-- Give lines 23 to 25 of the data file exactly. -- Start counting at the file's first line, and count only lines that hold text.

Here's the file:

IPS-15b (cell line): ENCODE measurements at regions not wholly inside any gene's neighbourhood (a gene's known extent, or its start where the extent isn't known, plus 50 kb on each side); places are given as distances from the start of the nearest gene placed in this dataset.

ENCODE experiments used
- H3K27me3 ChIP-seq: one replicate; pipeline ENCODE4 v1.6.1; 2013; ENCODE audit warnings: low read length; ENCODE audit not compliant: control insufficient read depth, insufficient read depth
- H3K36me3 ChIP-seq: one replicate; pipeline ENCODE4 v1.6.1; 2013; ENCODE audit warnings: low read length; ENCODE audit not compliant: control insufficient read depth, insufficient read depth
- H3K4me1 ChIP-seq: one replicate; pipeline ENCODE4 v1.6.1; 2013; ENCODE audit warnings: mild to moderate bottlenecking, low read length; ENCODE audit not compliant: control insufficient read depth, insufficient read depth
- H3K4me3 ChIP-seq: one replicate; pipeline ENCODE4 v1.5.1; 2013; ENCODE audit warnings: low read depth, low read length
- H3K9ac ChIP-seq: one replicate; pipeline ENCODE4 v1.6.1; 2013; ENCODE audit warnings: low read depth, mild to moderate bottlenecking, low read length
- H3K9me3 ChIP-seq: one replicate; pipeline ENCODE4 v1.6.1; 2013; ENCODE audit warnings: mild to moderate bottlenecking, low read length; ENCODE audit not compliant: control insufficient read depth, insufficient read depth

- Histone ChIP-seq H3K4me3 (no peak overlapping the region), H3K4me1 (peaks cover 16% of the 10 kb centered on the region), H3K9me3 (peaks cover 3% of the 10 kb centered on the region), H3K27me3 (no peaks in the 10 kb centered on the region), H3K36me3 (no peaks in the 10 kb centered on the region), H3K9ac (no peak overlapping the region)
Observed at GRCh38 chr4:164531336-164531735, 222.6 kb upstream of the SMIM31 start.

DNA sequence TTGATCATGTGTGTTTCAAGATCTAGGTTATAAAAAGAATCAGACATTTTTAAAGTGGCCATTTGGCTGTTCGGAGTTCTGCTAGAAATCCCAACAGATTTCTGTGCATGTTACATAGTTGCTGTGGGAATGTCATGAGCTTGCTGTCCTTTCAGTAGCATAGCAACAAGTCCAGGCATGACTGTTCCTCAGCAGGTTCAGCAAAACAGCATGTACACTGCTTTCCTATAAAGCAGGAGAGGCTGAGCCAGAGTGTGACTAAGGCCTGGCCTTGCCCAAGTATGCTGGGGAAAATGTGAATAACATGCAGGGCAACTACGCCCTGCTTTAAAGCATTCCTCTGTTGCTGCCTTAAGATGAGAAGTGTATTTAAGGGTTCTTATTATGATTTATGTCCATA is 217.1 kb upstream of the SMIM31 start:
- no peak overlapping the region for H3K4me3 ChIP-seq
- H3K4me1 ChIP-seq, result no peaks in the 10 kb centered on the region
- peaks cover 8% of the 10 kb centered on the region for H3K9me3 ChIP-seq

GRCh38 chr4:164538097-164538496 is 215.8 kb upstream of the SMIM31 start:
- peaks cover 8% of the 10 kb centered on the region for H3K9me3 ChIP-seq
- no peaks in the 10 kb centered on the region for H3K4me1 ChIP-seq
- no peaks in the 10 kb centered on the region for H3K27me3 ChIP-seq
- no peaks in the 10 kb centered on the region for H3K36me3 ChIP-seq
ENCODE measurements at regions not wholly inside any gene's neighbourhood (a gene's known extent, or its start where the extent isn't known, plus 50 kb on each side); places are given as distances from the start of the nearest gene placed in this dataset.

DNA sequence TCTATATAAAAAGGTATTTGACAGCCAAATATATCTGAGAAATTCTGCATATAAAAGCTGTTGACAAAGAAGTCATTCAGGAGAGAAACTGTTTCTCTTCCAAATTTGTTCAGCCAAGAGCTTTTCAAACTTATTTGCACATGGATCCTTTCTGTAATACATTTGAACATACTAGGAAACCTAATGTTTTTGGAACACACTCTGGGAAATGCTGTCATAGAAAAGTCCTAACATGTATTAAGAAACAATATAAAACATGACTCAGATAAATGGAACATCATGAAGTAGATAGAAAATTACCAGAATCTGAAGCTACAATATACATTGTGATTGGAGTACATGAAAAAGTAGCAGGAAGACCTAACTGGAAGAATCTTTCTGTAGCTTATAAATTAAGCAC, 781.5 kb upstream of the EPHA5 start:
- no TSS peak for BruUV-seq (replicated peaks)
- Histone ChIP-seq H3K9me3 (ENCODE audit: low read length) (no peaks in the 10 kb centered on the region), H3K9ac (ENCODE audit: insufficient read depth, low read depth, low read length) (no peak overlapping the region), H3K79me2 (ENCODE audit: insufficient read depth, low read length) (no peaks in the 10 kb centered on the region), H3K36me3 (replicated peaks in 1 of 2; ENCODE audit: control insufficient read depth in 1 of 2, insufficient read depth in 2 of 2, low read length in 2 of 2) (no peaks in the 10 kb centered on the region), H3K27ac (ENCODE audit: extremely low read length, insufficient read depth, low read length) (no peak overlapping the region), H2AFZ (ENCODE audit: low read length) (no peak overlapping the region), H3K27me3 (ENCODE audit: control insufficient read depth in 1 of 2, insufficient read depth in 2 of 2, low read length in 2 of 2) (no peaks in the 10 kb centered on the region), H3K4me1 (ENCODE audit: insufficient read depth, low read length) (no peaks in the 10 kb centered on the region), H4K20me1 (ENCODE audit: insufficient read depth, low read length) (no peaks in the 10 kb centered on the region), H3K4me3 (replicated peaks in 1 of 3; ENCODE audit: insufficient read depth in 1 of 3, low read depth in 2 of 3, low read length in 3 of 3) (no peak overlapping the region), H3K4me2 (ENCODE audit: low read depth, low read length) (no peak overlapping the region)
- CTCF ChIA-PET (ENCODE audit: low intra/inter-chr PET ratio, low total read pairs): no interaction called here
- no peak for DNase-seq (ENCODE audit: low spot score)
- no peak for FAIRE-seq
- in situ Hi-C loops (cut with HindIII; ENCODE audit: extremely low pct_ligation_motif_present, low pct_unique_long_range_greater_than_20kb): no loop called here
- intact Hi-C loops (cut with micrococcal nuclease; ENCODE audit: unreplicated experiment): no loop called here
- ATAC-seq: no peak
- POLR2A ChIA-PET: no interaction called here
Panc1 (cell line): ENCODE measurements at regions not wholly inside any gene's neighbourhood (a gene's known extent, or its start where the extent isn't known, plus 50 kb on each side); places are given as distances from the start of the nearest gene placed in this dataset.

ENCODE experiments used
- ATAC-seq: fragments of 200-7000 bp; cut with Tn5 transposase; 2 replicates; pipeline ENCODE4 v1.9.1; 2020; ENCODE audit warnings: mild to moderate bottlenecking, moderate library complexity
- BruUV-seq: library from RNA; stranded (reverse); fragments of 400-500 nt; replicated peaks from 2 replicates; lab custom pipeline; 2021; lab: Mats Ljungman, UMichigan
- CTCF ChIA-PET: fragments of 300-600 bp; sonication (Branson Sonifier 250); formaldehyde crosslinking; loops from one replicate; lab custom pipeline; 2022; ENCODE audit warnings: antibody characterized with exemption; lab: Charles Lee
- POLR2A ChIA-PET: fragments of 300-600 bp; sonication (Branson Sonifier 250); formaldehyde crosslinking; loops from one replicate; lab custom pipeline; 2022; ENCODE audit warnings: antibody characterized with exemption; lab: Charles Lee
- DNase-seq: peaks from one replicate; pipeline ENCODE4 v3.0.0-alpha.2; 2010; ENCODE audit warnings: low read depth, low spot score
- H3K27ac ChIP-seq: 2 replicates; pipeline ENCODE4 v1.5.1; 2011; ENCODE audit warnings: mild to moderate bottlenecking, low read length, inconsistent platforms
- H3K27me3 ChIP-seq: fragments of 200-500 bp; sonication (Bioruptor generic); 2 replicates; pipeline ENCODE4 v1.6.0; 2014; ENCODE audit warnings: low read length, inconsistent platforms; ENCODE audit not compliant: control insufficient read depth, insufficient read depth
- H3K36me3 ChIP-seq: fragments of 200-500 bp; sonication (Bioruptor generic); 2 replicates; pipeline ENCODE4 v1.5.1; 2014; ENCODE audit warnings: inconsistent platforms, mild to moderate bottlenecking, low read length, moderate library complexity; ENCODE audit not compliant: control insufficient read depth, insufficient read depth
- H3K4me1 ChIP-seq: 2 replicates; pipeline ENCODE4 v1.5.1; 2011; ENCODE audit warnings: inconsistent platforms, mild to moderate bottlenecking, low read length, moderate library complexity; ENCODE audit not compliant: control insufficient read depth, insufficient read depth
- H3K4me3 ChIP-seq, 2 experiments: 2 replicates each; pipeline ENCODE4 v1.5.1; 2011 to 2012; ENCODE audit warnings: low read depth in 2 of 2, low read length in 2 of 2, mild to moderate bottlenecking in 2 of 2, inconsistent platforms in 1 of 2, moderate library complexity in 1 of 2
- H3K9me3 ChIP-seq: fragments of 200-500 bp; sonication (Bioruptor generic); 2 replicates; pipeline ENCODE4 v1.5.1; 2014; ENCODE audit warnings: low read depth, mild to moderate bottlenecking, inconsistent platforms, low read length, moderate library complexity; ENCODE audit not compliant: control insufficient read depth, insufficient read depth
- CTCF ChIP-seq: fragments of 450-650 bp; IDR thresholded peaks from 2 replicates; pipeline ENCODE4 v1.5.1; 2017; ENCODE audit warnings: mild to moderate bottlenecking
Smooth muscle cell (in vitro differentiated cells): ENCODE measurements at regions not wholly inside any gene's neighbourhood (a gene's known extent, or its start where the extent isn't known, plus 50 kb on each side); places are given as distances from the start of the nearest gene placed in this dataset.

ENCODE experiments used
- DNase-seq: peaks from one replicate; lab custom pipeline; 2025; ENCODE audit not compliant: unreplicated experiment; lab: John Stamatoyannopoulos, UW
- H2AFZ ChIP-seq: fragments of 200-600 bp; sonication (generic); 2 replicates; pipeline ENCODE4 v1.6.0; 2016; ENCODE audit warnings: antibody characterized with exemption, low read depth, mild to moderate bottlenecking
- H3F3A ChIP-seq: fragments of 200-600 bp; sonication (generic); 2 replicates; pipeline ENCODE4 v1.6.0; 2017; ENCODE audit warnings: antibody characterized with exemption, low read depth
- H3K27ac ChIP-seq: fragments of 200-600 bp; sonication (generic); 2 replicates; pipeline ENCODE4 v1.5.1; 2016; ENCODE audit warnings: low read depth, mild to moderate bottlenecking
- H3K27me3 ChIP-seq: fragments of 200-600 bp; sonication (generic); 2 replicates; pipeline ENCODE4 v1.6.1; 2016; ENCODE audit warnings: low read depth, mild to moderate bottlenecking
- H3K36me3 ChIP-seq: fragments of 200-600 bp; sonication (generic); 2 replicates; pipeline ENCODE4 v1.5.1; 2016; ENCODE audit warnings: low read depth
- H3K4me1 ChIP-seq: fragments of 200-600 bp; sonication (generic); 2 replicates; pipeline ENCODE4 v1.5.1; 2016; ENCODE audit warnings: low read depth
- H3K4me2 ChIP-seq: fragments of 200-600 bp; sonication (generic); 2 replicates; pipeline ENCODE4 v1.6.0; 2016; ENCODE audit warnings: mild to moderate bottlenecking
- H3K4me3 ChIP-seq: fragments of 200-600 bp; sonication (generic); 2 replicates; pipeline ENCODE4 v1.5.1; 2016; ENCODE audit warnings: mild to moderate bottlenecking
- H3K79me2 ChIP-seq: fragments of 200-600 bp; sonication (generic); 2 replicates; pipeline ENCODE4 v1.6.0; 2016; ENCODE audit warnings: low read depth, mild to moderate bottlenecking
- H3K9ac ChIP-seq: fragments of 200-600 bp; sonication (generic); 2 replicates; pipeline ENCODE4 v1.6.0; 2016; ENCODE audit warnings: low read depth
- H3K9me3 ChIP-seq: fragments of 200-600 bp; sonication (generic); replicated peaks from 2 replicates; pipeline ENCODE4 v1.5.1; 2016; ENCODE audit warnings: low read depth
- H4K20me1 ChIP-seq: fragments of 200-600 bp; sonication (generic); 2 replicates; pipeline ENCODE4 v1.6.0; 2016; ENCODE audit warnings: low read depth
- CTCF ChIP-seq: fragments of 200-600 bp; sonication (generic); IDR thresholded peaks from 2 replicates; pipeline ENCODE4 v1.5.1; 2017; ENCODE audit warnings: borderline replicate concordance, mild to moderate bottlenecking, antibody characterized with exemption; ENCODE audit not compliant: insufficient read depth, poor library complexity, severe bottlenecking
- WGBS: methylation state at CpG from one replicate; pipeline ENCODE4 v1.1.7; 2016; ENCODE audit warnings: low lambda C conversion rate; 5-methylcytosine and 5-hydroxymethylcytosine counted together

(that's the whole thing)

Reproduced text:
- Histone ChIP-seq H3K9me3 (ENCODE audit: low read length) (no peaks in the 10 kb centered on the region), H3K9ac (ENCODE audit: insufficient read depth, low read depth, low read length) (no peak overlapping the region), H3K79me2 (ENCODE audit: insufficient read depth, low read length) (no peaks in the 10 kb centered on the region), H3K36me3 (replicated peaks in 1 of 2; ENCODE audit: control insufficient read depth in 1 of 2, insufficient read depth in 2 of 2, low read length in 2 of 2) (no peaks in the 10 kb centered on the region), H3K27ac (ENCODE audit: extremely low read length, insufficient read depth, low read length) (no peak overlapping the region), H2AFZ (ENCODE audit: low read length) (no peak overlapping the region), H3K27me3 (ENCODE audit: control insufficient read depth in 1 of 2, insufficient read depth in 2 of 2, low read length in 2 of 2) (no peaks in the 10 kb centered on the region), H3K4me1 (ENCODE audit: insufficient read depth, low read length) (no peaks in the 10 kb centered on the region), H4K20me1 (ENCODE audit: insufficient read depth, low read length) (no peaks in the 10 kb centered on the region), H3K4me3 (replicated peaks in 1 of 3; ENCODE audit: insufficient read depth in 1 of 3, low read depth in 2 of 3, low read length in 3 of 3) (no peak overlapping the region), H3K4me2 (ENCODE audit: low read depth, low read length) (no peak overlapping the region)
- CTCF ChIA-PET (ENCODE audit: low intra/inter-chr PET ratio, low total read pairs): no interaction called here
- no peak for DNase-seq (ENCODE audit: low spot score)